35. 35.

    Woese CR, Kandler O, Wheelis ML. Towards a natural system of organisms: proposal for the domains Archaea, Bacteria, and Eucarya. Proc Natl Acad Sci U S A. 1990;87(12):4576–9.

  36. 36.

    Ludwig W, Schleifer K-H, Whitman WB. Revised road map to the phylum Firmicutes. In: De Vos P, Garrity GM, Jones D, Krieg NR, Ludwig W, Rainey FA, et al., editors. Bergey’s Manual of Systematic Bacteriology. 2nd ed. New York: Springer; 2009. p. 1–13.

  37. 37.

    Ashburner M, Ball CA, Blake JA, Botstein D, Butler H, Cherry JM, et al. Gene ontology: tool for the unification of biology. The Gene Ontology Consortium. Nat Genet. 2000;25(1):25–9. doi:10.1038/75556.

  38. 38.

    The Gene Ontology Consortium. Gene Ontology Consortium: going forward. Nucleic Acids Res. 2015;43(Database issue):D1049–56. doi:10.1093/nar/gku1179.

  39. 39.

    Tamura K, Peterson D, Peterson N, Stecher G, Nei M, Kumar S. MEGA5: molecular evolutionary genetics analysis using maximum likelihood, evolutionary distance, and maximum parsimony methods. Mol Biol Evol. 2011;28(10):2731–9. doi:10.1093/molbev/msr121.

Download references

Acknowledgements

This work was supported by NIH Grants 1RC1DE020707-01 and 3 R21 DE018026-02S1 to SSE, 1U54 AI84844-01 to KEN, U54HG004969 to AME, and HHSN272200900017C to the Broad Institute. We thank Dr. K. Konstantinidis for advice on ANI values calculations, Dr. W. Fowle, and T. Hohmann for help with electron microscopy, Drs. N. Panikov, and M. Mandalakis for fermentation products analysis, and A. Hazen for technical assistance.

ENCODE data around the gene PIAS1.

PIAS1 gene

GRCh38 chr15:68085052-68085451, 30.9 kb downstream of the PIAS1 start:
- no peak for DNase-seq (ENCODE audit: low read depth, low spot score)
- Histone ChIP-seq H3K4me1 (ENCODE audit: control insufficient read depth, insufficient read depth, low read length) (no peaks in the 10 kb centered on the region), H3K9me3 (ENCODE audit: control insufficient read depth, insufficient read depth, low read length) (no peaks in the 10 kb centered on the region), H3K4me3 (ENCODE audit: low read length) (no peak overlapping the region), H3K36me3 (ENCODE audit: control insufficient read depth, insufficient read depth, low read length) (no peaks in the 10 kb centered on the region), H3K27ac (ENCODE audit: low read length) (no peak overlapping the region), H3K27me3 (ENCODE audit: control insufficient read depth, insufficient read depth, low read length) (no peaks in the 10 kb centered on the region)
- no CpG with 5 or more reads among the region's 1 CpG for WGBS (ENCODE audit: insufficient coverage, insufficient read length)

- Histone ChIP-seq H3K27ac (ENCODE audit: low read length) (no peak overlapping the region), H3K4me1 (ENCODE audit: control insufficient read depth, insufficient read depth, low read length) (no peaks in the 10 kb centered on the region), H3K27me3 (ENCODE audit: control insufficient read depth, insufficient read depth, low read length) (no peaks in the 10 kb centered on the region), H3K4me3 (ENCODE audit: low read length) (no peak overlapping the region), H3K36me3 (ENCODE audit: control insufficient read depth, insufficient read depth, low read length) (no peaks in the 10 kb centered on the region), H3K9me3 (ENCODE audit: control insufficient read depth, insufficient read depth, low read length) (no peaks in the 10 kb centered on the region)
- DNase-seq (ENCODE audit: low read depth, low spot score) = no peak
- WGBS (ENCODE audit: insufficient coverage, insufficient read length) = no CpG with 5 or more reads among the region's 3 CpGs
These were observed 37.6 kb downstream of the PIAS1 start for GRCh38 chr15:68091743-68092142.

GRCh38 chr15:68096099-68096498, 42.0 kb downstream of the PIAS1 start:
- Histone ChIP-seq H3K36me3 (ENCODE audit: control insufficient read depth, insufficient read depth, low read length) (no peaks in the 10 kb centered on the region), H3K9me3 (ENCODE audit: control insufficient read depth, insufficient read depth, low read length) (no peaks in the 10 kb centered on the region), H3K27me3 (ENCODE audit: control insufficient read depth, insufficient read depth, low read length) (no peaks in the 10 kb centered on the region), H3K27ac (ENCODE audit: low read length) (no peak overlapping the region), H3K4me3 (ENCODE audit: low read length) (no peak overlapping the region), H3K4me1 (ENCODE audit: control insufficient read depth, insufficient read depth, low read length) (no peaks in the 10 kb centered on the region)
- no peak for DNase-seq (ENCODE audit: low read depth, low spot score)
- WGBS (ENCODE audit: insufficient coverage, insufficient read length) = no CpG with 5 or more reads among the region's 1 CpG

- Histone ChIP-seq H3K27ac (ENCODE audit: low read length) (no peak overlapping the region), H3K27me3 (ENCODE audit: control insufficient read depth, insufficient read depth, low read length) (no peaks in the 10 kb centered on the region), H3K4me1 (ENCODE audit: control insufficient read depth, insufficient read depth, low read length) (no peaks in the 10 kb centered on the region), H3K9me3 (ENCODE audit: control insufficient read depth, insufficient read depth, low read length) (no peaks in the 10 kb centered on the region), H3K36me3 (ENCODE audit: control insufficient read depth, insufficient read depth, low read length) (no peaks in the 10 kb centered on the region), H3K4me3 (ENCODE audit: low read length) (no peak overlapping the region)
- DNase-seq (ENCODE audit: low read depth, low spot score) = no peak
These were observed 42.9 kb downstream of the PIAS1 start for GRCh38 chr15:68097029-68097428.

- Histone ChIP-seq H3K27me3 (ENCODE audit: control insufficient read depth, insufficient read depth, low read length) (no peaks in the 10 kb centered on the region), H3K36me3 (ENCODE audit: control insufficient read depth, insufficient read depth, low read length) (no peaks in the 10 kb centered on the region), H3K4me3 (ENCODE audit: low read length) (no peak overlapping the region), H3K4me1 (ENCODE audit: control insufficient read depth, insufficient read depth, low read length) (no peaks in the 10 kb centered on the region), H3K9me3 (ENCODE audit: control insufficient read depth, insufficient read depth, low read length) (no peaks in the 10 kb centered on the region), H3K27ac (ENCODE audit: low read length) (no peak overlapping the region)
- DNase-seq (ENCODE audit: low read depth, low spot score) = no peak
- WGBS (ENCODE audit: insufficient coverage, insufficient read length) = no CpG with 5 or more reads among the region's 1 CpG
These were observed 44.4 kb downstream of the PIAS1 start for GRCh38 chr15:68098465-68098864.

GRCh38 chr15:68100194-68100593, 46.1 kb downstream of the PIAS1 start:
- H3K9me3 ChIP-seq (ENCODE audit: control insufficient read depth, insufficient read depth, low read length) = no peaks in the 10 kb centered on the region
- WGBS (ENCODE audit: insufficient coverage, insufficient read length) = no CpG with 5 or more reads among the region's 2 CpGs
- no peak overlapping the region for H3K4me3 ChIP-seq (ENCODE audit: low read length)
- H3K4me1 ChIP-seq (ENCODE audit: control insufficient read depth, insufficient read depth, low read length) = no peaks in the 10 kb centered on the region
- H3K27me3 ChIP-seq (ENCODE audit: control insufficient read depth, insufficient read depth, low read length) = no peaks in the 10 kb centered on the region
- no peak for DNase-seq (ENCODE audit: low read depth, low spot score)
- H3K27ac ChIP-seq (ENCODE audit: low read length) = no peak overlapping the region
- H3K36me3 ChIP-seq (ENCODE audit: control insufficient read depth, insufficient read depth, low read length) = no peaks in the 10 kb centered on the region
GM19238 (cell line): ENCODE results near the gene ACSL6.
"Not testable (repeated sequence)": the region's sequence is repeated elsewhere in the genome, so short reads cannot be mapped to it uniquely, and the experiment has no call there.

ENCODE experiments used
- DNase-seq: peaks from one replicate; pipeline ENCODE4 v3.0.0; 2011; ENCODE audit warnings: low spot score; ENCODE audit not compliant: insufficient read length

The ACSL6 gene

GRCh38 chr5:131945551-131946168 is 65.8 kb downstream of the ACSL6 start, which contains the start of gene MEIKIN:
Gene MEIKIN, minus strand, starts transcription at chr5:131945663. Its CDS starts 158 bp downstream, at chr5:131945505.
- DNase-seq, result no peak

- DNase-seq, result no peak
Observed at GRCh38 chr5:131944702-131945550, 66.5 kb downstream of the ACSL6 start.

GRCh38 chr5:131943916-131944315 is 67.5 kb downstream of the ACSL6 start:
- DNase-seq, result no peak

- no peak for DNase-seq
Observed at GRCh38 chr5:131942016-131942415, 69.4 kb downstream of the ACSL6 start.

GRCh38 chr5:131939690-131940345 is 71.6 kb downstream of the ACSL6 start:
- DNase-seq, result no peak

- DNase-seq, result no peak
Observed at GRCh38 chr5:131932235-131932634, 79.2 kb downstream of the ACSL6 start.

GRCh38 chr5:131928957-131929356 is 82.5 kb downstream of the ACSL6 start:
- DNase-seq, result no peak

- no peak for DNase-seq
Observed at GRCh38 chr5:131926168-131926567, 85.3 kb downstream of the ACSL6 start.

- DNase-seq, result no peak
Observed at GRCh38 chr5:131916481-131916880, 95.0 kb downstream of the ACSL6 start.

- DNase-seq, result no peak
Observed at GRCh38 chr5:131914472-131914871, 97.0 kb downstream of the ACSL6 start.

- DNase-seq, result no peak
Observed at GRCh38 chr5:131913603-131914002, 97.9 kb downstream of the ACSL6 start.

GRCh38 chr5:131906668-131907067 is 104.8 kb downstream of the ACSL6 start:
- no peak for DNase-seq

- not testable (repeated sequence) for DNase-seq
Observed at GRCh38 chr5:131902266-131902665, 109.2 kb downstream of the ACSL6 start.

Author information

Correspondence to Slava S. Epstein.

Additional information

Competing interests

The authors declare that they have no competing interests.

Authors’ contributions

Conceived and designed the experiments: MVS SSE. Performed the experiments: MVS AC SND MT. Analyzed the data: MVS AC AME PAM JMM ASD. Contributed reagents/materials/analysis tools: MT JMM ASD KEN AME SSE. Wrote the paper: MVS AC AME SSE. All authors read and approved the final manuscript.

Additional file

Additional file 1: Table S1.

Associated MIGS records of Peptostreptococcaceae spp. ACC19a, CM2, CM5, OBRC8, and AS15.

Rights and permissions

Reprints and Permissions

About this article

Verify currency and authenticity via CrossMark

Keywords

  • Peptostreptococcaceae
  • Peptoanaerobacter stomatis
  • Uncultivable bacteria
  • Anaerobic oral bacteria
  • Human oral taxa